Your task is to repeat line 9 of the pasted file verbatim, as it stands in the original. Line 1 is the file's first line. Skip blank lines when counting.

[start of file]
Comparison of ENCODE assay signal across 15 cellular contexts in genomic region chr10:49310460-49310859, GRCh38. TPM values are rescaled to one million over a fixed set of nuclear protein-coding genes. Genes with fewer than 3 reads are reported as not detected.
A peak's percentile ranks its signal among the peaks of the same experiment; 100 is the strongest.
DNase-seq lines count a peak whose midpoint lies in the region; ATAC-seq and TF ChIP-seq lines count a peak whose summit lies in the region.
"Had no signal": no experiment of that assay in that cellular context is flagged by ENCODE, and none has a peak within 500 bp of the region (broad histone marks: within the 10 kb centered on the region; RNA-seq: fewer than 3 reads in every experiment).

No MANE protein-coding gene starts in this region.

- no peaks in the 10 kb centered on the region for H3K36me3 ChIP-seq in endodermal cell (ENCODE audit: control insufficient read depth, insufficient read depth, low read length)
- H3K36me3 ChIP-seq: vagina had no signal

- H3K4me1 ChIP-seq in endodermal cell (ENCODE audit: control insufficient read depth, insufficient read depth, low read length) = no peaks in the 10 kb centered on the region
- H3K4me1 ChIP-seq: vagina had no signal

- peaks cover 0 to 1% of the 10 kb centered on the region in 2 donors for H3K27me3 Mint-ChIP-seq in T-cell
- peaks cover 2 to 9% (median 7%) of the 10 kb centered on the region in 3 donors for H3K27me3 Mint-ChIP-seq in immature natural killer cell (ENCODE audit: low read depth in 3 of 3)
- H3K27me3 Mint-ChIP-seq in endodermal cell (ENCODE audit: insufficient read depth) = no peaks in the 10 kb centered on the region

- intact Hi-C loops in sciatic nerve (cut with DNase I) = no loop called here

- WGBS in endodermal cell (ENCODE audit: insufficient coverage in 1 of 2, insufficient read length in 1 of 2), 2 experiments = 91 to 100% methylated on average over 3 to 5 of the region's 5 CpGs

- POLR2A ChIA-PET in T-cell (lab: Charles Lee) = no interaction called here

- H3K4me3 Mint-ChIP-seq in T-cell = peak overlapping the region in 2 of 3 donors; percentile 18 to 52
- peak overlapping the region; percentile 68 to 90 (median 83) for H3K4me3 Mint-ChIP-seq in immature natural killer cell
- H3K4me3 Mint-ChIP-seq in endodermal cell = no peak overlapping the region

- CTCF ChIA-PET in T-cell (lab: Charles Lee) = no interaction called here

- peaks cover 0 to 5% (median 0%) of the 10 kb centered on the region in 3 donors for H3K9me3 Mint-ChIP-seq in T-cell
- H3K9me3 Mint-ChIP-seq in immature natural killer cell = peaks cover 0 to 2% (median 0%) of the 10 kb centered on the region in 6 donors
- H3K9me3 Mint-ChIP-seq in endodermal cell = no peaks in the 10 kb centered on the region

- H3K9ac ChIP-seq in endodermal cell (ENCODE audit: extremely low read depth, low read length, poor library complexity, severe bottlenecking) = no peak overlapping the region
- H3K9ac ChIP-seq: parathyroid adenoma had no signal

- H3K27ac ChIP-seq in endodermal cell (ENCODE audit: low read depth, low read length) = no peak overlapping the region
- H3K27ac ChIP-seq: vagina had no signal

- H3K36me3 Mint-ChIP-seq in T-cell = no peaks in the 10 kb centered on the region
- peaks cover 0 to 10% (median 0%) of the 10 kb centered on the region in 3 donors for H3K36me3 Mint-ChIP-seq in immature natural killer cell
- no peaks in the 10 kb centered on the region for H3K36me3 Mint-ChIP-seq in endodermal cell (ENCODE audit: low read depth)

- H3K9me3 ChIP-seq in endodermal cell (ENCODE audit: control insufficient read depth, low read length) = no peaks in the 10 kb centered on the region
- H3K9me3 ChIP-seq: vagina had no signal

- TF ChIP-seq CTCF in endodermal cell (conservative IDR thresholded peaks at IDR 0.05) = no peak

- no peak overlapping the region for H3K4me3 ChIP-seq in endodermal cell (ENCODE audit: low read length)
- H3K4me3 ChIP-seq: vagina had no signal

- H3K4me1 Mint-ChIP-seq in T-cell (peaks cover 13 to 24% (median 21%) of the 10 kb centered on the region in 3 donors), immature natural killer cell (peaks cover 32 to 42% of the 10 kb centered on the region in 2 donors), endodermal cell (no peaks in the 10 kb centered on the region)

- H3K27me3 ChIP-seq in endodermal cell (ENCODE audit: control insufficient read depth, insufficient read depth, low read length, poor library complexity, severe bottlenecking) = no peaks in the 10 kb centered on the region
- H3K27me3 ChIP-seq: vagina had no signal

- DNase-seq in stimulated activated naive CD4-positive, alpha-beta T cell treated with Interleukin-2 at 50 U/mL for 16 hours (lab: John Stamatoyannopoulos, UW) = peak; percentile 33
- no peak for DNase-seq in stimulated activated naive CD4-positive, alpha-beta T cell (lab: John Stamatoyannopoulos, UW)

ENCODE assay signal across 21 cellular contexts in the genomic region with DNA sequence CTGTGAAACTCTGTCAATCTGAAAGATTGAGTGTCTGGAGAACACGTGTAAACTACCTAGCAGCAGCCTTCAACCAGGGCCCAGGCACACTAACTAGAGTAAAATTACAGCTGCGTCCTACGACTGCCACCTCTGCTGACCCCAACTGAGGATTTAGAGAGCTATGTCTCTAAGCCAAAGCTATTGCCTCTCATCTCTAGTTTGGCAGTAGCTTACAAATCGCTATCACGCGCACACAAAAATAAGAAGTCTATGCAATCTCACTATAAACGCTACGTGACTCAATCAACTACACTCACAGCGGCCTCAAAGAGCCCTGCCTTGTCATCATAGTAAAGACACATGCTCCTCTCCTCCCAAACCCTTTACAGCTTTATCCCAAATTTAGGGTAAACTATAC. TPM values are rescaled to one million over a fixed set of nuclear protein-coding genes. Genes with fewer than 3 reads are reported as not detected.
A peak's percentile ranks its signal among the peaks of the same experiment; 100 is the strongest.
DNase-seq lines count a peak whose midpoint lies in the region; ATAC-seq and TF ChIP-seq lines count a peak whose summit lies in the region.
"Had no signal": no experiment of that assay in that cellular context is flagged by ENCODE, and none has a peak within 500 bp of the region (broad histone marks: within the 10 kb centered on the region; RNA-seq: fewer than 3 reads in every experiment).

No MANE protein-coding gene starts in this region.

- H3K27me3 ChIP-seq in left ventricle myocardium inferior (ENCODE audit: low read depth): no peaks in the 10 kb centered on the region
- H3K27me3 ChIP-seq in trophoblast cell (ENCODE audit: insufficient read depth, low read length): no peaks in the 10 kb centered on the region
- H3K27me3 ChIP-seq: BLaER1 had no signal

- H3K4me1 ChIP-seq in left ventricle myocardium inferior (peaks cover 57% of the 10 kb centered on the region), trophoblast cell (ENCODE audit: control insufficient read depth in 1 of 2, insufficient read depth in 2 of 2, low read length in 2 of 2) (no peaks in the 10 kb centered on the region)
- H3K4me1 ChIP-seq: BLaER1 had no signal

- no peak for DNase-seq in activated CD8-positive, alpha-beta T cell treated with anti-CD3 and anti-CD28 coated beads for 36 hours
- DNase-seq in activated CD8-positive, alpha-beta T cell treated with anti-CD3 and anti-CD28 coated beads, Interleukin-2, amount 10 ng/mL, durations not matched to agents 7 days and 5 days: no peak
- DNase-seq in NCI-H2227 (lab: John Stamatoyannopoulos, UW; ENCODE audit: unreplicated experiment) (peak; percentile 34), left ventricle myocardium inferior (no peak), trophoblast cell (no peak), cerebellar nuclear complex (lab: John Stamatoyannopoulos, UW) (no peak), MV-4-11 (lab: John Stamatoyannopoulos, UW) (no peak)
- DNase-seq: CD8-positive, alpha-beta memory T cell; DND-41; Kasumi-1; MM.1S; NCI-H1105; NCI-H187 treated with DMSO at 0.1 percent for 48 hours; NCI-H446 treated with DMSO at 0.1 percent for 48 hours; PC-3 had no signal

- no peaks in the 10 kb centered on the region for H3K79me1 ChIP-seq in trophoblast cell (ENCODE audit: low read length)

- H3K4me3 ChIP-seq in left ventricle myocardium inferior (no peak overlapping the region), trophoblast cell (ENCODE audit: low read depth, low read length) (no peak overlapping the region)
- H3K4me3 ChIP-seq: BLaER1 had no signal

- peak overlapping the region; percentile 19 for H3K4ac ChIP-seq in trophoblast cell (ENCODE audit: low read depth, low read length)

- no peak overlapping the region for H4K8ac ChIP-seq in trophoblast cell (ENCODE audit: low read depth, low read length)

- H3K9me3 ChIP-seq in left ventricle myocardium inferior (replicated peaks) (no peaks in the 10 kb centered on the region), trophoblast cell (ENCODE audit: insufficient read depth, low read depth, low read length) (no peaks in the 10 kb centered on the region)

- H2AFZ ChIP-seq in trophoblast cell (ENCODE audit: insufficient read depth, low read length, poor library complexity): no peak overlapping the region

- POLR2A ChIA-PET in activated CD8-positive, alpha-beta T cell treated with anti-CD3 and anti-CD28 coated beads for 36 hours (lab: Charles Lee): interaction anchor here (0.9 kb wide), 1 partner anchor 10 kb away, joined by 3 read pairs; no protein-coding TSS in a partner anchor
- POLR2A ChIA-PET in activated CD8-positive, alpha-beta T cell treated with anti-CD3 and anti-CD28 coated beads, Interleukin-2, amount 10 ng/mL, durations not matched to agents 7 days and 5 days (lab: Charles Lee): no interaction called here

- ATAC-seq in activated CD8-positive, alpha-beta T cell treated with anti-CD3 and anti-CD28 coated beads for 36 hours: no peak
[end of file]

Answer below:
- H3K4me1 ChIP-seq: vagina had no signal